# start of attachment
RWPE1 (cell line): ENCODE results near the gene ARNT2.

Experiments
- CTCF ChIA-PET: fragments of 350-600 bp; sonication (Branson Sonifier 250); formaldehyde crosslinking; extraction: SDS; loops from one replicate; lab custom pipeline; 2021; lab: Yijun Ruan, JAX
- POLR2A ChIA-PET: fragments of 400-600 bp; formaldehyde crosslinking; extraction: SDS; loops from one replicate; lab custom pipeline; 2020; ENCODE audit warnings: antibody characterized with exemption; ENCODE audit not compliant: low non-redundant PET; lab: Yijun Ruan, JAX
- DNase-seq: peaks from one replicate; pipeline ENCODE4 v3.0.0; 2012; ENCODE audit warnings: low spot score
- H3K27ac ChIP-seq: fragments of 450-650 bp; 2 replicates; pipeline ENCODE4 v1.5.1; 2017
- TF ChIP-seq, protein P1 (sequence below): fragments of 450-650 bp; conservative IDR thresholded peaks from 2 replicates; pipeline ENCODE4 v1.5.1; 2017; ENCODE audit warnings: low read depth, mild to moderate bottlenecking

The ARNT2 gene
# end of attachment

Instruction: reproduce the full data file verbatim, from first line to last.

RWPE1 (cell line): ENCODE results near the gene ARNT2.

Experiments
- CTCF ChIA-PET: fragments of 350-600 bp; sonication (Branson Sonifier 250); formaldehyde crosslinking; extraction: SDS; loops from one replicate; lab custom pipeline; 2021; lab: Yijun Ruan, JAX
- POLR2A ChIA-PET: fragments of 400-600 bp; formaldehyde crosslinking; extraction: SDS; loops from one replicate; lab custom pipeline; 2020; ENCODE audit warnings: antibody characterized with exemption; ENCODE audit not compliant: low non-redundant PET; lab: Yijun Ruan, JAX
- DNase-seq: peaks from one replicate; pipeline ENCODE4 v3.0.0; 2012; ENCODE audit warnings: low spot score
- H3K27ac ChIP-seq: fragments of 450-650 bp; 2 replicates; pipeline ENCODE4 v1.5.1; 2017
- TF ChIP-seq, protein P1 (sequence below): fragments of 450-650 bp; conservative IDR thresholded peaks from 2 replicates; pipeline ENCODE4 v1.5.1; 2017; ENCODE audit warnings: low read depth, mild to moderate bottlenecking

The ARNT2 gene